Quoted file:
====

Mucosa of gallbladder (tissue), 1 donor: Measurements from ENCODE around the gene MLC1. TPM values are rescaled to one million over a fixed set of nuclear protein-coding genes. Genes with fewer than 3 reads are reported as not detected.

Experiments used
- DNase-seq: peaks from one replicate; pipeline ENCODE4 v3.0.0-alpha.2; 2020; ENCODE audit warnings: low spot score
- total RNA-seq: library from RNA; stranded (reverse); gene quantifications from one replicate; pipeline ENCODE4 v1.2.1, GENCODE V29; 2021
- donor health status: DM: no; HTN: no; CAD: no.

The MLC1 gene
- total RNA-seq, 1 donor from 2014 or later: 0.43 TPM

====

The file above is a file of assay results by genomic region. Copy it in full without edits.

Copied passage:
Mucosa of gallbladder (tissue), 1 donor: Measurements from ENCODE around the gene MLC1. TPM values are rescaled to one million over a fixed set of nuclear protein-coding genes. Genes with fewer than 3 reads are reported as not detected.

Experiments used
- DNase-seq: peaks from one replicate; pipeline ENCODE4 v3.0.0-alpha.2; 2020; ENCODE audit warnings: low spot score
- total RNA-seq: library from RNA; stranded (reverse); gene quantifications from one replicate; pipeline ENCODE4 v1.2.1, GENCODE V29; 2021
- donor health status: DM: no; HTN: no; CAD: no.

The MLC1 gene
- total RNA-seq, 1 donor from 2014 or later: 0.43 TPM